Principal Investigator: John Sulik
Research Institution: University of Guelph
Timeline: April 2021 – March 2022
- Evaluate data aggregation approaches for delta-yield nitrogen (N) fertility on-farm trial data.
- Determine which sensor/field data is essential for scaling up on-farm trials.
- Draft manuscripts about on-farm experiment findings; submit to peer reviewed journals.
- Provide in-house expertise for ongoing long-term cropping systems trials.
- This ‘wrap-up’ funding will facilitate speedy and relevant project deliverables for two on-farm projects aimed at improving N fertilizer management in corn. Over 2 years considerable amounts of crop and soil data were collected on 11 farm fields. While the current data provide value for participating farmers, for wider conclusions to be drawn more advanced data analyses are needed.
- Advanced analysis of these data will take considerable time and skill but will lay an important foundation for the direction of future on-farm research aimed at improving environmental/economic performance of fertilizer N in corn.
- Ken Janovicek’s expertise will ensure that lessons learned, and future research directions reflect the diversity of Ontario corn production environments (e.g., soil texture, GDDs) and the types of tools/technologies that are practical and realistic for on-farm implementation.
- For field-scale and on-farm N fertilizer research to expand in Ontario, a protocol and data management system for farmer-researcher collaboration is needed. Ken’s expertise will help with this.
- Matching funding from the Department of Plant Agriculture will ensure continuity of long-term rotation and tillage projects at the Elora Research Station until a replacement for Bill Deen is found. Ken’s continued work will allow ongoing cropping systems research projects to conclude within a much shorter timeframe and use those project findings to inform new project ideas and funding opportunities.
Considerable data collection occurred in a 2-year on-farm experiment involving 11 farmer-collaborators. Drawing conclusions from this voluminous dataset, which can benefit GFO farmer-members via actionable advice, required a statistician with expertise in field crop agronomy/Ontario corn production. With the retirement of Bill Deen, Ken Janovicek, a long-time corn researcher, filled this gap. The long-term aim of this research is to develop and refine N fertilizer decision support tools for corn tailored to Ontario’s soil and climate conditions.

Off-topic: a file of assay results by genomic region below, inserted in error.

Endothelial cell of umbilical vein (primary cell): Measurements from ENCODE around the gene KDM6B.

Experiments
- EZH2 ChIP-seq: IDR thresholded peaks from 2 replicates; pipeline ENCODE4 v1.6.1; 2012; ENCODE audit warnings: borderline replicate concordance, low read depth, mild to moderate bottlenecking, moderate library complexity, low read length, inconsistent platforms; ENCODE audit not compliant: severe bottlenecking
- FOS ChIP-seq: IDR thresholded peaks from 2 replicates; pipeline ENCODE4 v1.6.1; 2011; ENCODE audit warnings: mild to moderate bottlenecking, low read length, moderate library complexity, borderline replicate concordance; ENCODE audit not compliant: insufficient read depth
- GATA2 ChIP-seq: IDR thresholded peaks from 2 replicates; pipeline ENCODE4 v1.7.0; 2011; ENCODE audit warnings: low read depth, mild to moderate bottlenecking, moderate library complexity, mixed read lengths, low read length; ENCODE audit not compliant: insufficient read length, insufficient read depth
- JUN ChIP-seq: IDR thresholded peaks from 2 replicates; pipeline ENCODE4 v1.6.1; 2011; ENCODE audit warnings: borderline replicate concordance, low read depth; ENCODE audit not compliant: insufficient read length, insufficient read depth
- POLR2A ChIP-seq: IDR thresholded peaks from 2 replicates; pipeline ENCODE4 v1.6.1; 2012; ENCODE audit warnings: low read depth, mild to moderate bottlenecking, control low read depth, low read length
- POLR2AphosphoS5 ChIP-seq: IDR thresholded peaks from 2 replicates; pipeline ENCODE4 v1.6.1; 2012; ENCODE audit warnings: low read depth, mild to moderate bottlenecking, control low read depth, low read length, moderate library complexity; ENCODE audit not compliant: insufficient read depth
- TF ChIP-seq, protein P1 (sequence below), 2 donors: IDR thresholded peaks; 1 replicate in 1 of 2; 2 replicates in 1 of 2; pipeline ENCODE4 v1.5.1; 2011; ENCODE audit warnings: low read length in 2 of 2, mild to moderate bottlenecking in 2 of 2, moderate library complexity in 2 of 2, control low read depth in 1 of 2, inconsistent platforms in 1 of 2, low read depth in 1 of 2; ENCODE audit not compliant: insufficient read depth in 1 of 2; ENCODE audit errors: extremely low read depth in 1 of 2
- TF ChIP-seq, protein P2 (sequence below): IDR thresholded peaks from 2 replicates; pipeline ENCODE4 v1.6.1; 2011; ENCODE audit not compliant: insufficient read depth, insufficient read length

Progress was made on writing code that will be generally useful for analyzing on-farm strip trial data for “delta-yield” experiments. The software summarizes the deltas using the standard approach of spatially adjacent replicates as well as stratified comparisons by soil type or other management zone scheme. A Bayesian Graphic Interface as a N management decision support system (DSS), which estimates sidedress N rate based on in-season weather and other field data (manuscript in preparation), was also developed.
We tested various machine learning algorithms such as Random Forest analysis and Bayesian Networks, to estimate corn yield and economically optimum N rates. A large dataset of on-farm and research station trials (n=341) was used for this purpose. Our best performing algorithm, a Bayesian network recommendation tool, predicts economically optimum N rates that are within $25 ha-1 of maximum potential profit in 64% of cases. This manuscript was submitted in 2022 for publication in Agronomy Journal and is currently under review.